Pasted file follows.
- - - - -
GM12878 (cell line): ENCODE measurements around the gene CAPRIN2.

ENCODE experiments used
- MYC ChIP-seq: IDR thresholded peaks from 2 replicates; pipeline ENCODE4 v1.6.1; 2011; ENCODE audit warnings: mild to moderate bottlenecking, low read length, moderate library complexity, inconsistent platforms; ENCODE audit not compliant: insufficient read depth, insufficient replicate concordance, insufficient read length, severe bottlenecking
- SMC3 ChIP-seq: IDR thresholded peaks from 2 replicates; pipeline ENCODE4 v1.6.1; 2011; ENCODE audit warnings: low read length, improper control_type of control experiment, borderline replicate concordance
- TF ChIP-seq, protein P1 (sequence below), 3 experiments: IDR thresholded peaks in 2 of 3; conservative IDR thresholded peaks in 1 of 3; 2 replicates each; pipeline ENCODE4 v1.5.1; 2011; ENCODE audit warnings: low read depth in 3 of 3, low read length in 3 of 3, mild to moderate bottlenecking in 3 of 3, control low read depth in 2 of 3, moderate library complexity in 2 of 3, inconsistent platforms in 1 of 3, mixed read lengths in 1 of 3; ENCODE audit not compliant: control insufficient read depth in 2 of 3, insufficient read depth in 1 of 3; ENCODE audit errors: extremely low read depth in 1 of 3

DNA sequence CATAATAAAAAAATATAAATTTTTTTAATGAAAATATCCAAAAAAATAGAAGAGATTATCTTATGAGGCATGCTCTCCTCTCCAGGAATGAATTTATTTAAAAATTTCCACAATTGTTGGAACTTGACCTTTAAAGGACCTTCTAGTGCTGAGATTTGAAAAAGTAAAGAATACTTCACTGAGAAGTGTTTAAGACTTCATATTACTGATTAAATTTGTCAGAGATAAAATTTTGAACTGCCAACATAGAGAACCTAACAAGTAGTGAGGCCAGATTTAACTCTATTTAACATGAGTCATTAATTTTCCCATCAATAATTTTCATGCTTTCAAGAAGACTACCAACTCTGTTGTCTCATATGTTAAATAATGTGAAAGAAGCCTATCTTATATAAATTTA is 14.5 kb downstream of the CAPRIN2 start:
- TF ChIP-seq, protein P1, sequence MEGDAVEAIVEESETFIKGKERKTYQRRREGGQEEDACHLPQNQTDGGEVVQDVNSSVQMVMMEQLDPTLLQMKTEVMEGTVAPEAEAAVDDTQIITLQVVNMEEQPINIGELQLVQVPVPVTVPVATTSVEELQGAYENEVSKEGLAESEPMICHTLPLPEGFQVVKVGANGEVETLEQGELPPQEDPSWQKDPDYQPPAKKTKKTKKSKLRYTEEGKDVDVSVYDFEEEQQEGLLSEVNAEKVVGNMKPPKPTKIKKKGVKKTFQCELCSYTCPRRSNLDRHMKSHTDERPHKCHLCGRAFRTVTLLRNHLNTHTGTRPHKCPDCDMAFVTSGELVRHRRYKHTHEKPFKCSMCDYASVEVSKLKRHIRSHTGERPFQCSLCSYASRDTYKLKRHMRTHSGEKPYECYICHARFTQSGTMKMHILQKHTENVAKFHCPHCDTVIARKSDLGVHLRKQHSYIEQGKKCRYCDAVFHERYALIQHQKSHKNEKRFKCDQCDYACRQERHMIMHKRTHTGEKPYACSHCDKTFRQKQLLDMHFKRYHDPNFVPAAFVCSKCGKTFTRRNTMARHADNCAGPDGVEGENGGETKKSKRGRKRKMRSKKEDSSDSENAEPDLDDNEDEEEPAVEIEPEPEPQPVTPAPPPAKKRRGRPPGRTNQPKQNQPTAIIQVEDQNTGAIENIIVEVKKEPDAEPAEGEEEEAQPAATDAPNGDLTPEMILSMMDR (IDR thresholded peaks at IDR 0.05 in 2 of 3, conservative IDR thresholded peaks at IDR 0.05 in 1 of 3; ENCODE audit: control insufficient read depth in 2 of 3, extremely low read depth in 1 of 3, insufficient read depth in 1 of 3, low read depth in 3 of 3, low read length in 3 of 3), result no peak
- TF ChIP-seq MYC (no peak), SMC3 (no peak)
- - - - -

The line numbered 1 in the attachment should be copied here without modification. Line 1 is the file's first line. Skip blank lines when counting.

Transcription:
GM12878 (cell line): ENCODE measurements around the gene CAPRIN2.